Religion in Government – The "Back Door" Problem

My copy of FFRF’s Freethought Today recently went upside my head with a statement quoted on Page 3 of their November 2018 issue:

The bottom line is that while church and state are formally separated, religious legislators are still driven by their religious beliefs when voting in the Senate on all issue areas. This mechanism circumvents the formal separation of church and state and brings religion into politics through the back door.
-- Daniel Arnon, Emory University

The above statement relates to a study by Mr. Arnon, entitled: “The Enduring Influence of Religion on Senators’ Legislative Behavior.

On one level, someone might react, “Oh, well, of course their religious beliefs are going to enter into their legislative behavior.” The problem is that each one of these senators took an oath, either swearing or affirming to “support and defend the Constitution.” Being that the Constitution is a secular document which mandates the separation of church and state, any practice of inserting personal religious beliefs into legislation by any member of the Senate would constitute a violation of the above-mentioned oath! And if Senators are doing it, hardly any imagination is required to infer that members of the House of Representatives are equally compromised. In the case of the Supreme Court, I would say that this problem is obvious and therewith endemic to at least two of the three branches of our government.

Thinking ideally, that oath of office places a considerable expectation on any Congressperson or judge: it expects them to leave their personal biases at the door and legislate or judge purely based on the law. This requirement may not be stated in boldface, but it remains the impression left with your author in this case. That said, if there is a fatal flaw to the intent of the founders or the Constitution itself, here it is. There are religious Congressmen and women who either cannot or will not set their beliefs aside when formulating laws for this country and are so convinced of the necessity of their beliefs being universally accepted that they will compromise a promise made to those they represent in order to kowtow to their god.

So what to do about this? The Congressional Freethought Caucus has recently been formed, designed to encourage reason, science, and moral values in the workings of Congress. This sadly amounts to little more than a nicety when the wall which Thomas Jefferson intended to install between State and Church is suffering the death of a thousand cuts from legislators who insist on inserting their own religious bents into bill after bill. My own sense is that there needs to be an impartial, bipartisan review committee, whose only purpose is to examine any religiously questionable legislation for such influence and advise its authors and sponsors of its problematic nature. Any bill voted down by this committee would be ineligible for consideration by the full body, either House or Senate, until its problems were corrected and approved by the committee.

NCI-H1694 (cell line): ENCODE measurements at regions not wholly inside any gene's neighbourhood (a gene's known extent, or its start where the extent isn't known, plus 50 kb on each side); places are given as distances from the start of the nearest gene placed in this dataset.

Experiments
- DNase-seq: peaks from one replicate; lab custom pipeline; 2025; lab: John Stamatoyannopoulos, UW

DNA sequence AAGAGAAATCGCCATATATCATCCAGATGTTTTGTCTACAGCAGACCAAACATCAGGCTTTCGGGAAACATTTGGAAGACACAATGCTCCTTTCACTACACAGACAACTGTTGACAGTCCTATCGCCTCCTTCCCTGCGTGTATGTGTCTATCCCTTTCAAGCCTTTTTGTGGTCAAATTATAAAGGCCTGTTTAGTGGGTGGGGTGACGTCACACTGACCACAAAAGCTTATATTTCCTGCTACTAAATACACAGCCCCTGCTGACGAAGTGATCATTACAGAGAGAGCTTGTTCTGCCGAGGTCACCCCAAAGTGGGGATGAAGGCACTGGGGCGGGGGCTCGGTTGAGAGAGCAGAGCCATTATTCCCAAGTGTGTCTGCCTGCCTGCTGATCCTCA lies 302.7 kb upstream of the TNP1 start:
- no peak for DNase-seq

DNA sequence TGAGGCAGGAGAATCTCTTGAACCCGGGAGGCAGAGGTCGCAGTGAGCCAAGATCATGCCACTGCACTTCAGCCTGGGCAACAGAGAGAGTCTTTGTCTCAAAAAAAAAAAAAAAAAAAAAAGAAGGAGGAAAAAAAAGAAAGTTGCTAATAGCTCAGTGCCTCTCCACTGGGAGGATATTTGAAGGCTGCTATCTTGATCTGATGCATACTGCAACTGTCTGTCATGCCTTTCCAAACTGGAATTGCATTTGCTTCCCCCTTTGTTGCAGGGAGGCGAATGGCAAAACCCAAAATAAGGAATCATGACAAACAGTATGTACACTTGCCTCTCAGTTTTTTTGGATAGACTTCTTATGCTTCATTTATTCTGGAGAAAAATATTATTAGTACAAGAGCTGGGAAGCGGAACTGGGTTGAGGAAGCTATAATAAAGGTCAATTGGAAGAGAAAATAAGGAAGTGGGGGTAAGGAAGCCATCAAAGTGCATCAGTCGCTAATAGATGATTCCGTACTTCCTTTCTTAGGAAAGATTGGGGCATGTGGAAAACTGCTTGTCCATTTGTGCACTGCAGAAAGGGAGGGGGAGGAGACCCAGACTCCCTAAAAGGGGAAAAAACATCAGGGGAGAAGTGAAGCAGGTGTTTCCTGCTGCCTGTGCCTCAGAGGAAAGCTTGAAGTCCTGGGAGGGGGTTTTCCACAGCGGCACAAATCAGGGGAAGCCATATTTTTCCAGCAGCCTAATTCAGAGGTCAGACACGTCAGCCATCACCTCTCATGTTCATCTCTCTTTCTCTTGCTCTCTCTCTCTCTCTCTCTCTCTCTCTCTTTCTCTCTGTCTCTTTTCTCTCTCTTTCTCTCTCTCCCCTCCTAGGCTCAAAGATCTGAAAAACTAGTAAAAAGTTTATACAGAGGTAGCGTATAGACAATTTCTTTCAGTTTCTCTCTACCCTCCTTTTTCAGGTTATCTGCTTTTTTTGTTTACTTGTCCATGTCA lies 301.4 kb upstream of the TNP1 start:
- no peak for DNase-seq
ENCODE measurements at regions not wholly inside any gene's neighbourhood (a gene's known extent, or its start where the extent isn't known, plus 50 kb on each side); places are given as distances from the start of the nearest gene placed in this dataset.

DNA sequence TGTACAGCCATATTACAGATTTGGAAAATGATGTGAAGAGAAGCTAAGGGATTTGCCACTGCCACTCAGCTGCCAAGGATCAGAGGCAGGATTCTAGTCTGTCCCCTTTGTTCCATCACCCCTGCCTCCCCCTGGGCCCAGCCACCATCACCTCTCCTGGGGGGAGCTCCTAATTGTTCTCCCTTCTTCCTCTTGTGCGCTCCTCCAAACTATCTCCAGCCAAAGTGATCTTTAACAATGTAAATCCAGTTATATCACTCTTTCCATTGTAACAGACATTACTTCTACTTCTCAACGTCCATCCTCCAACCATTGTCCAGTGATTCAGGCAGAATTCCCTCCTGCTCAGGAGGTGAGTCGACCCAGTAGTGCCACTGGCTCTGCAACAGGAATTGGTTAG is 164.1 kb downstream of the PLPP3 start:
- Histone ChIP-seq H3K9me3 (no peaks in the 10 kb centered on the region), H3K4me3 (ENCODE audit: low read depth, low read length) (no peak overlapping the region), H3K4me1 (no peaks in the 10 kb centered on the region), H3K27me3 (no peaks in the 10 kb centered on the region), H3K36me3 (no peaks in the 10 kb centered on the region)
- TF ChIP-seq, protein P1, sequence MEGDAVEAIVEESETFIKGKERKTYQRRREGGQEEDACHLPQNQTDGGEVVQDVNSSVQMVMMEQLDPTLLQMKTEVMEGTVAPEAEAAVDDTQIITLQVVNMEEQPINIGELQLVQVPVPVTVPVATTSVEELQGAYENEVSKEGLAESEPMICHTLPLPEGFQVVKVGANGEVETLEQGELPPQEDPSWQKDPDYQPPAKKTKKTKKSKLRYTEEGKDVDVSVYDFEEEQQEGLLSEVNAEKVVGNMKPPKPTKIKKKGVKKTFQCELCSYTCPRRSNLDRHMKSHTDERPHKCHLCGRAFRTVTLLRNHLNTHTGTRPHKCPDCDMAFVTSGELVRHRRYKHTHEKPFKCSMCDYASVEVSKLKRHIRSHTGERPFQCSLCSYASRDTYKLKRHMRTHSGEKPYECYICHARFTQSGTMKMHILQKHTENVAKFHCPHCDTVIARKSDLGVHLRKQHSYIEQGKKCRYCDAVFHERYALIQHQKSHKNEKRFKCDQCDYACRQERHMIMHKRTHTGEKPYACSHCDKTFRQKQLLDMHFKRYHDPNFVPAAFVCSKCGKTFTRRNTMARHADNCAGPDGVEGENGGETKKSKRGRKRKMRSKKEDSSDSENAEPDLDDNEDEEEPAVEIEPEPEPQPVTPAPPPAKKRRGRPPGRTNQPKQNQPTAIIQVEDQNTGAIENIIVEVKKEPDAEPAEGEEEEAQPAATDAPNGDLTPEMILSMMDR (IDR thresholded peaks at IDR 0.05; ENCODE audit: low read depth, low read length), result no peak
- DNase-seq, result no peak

A very tall order, true, but the fact is that our secular government is being actively subverted by those who have no interest in a religiously egalitarian country, but one where their own preferred hallucination holds an immutable advantage. For the sake of every Jew, Muslim, Hindu, Buddhist, Jain … and atheist who lives within the borders of the United States, we cannot afford to allow the tyranny of what is no longer a majority hold sway over the rest of us.

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Comment by Joan Denoo on December 3, 2018 at 5:42pm

"For the sake of every Jew, Muslim, Hindu, Buddhist, Jain … and atheist who lives within the borders of the United States, we cannot afford to allow the tyranny of what is no longer a majority hold sway over the rest of us."

~ Loren Miller 

OH! I see the making of a new coalition."The majority in resistance to the tyranny of the minority."

What would it take to get the Jew, Muslim, Hindu, Buddhist, Jain, and atheist to form a coalition? 

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